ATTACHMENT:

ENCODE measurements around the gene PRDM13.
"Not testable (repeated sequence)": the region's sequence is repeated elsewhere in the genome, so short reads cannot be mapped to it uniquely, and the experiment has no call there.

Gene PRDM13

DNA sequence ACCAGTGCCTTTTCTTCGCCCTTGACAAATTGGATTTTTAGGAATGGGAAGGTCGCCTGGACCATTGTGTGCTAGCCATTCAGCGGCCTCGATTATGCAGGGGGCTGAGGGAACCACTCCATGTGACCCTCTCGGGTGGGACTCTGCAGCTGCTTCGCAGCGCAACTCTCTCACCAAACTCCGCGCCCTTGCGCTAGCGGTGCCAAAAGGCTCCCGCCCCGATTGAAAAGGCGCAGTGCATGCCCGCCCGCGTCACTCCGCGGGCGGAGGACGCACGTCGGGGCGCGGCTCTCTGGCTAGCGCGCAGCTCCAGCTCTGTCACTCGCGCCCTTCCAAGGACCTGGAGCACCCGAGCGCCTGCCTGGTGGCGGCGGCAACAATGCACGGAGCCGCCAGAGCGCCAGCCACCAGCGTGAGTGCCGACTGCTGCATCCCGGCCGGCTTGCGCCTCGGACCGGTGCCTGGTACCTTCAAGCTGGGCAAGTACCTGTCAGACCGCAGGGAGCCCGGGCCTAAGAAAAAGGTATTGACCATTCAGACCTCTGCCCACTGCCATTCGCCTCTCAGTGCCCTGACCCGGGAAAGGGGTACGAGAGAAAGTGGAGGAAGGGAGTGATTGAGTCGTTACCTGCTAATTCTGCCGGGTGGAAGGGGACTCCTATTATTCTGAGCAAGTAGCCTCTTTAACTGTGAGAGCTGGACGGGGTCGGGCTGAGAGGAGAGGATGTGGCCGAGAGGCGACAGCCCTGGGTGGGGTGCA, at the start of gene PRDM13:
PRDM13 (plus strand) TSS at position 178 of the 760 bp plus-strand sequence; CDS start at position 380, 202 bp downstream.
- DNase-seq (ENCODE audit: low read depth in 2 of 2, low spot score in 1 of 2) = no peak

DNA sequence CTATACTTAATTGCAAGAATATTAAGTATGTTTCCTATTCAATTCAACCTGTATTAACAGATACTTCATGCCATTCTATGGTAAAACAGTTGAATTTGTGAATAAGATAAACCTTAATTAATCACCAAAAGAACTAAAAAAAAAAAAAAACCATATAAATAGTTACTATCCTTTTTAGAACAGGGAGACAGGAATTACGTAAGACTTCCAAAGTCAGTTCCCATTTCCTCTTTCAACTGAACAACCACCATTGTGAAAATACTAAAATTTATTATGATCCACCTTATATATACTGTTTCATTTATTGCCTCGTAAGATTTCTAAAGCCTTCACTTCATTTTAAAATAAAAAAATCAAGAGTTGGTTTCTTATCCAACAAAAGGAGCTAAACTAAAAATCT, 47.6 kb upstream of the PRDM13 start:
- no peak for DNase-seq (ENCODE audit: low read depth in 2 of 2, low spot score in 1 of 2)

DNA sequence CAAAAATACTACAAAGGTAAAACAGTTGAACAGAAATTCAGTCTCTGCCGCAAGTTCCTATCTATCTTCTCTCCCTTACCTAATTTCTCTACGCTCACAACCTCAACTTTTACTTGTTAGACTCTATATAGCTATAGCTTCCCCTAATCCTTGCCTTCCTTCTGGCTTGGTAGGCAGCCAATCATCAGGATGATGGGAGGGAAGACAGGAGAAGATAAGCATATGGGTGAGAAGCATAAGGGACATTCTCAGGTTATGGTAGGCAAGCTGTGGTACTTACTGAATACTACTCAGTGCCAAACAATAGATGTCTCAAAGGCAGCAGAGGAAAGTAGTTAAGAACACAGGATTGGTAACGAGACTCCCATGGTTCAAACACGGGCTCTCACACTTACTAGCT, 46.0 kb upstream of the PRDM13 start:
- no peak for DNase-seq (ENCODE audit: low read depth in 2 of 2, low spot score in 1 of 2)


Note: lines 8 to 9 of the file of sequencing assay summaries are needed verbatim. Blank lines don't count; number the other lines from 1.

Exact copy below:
- no peak for DNase-seq (ENCODE audit: low read depth in 2 of 2, low spot score in 1 of 2)

DNA sequence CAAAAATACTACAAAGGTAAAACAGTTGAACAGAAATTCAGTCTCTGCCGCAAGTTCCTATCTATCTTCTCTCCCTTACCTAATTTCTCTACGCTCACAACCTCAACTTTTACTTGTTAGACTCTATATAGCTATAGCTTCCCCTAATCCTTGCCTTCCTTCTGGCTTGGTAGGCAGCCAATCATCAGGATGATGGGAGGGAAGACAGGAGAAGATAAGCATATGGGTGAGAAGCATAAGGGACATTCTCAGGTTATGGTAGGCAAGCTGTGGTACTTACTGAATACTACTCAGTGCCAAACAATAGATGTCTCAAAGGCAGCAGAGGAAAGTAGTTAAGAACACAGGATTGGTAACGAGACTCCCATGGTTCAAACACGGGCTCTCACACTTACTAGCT, 46.0 kb upstream of the PRDM13 start: